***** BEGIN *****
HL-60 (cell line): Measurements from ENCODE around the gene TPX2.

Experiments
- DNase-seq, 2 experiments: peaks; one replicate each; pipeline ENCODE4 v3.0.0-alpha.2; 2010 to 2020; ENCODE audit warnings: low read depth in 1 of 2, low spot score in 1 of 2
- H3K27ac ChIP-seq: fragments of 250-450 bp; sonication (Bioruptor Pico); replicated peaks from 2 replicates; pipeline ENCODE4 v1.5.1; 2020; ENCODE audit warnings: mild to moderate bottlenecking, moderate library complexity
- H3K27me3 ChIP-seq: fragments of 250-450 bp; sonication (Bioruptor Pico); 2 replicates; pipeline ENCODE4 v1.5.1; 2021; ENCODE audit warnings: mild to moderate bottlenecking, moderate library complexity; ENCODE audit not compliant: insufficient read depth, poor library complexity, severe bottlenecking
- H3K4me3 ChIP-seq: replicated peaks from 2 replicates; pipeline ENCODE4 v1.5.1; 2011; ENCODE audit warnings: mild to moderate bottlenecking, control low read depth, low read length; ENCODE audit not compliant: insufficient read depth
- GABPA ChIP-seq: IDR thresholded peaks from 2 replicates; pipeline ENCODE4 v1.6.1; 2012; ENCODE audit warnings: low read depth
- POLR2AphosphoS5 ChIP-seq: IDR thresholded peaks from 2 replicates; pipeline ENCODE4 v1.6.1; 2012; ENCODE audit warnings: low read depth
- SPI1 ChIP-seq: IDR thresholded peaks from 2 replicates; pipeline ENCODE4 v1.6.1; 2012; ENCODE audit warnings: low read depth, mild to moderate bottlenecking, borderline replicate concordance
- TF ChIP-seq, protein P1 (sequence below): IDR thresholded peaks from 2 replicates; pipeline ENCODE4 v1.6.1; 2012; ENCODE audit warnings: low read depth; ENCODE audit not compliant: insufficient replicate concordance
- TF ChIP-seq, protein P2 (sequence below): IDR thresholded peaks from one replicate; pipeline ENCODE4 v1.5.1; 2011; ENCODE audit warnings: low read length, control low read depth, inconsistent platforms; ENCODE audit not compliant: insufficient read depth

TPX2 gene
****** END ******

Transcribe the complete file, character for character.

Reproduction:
HL-60 (cell line): Measurements from ENCODE around the gene TPX2.

Experiments
- DNase-seq, 2 experiments: peaks; one replicate each; pipeline ENCODE4 v3.0.0-alpha.2; 2010 to 2020; ENCODE audit warnings: low read depth in 1 of 2, low spot score in 1 of 2
- H3K27ac ChIP-seq: fragments of 250-450 bp; sonication (Bioruptor Pico); replicated peaks from 2 replicates; pipeline ENCODE4 v1.5.1; 2020; ENCODE audit warnings: mild to moderate bottlenecking, moderate library complexity
- H3K27me3 ChIP-seq: fragments of 250-450 bp; sonication (Bioruptor Pico); 2 replicates; pipeline ENCODE4 v1.5.1; 2021; ENCODE audit warnings: mild to moderate bottlenecking, moderate library complexity; ENCODE audit not compliant: insufficient read depth, poor library complexity, severe bottlenecking
- H3K4me3 ChIP-seq: replicated peaks from 2 replicates; pipeline ENCODE4 v1.5.1; 2011; ENCODE audit warnings: mild to moderate bottlenecking, control low read depth, low read length; ENCODE audit not compliant: insufficient read depth
- GABPA ChIP-seq: IDR thresholded peaks from 2 replicates; pipeline ENCODE4 v1.6.1; 2012; ENCODE audit warnings: low read depth
- POLR2AphosphoS5 ChIP-seq: IDR thresholded peaks from 2 replicates; pipeline ENCODE4 v1.6.1; 2012; ENCODE audit warnings: low read depth
- SPI1 ChIP-seq: IDR thresholded peaks from 2 replicates; pipeline ENCODE4 v1.6.1; 2012; ENCODE audit warnings: low read depth, mild to moderate bottlenecking, borderline replicate concordance
- TF ChIP-seq, protein P1 (sequence below): IDR thresholded peaks from 2 replicates; pipeline ENCODE4 v1.6.1; 2012; ENCODE audit warnings: low read depth; ENCODE audit not compliant: insufficient replicate concordance
- TF ChIP-seq, protein P2 (sequence below): IDR thresholded peaks from one replicate; pipeline ENCODE4 v1.5.1; 2011; ENCODE audit warnings: low read length, control low read depth, inconsistent platforms; ENCODE audit not compliant: insufficient read depth

TPX2 gene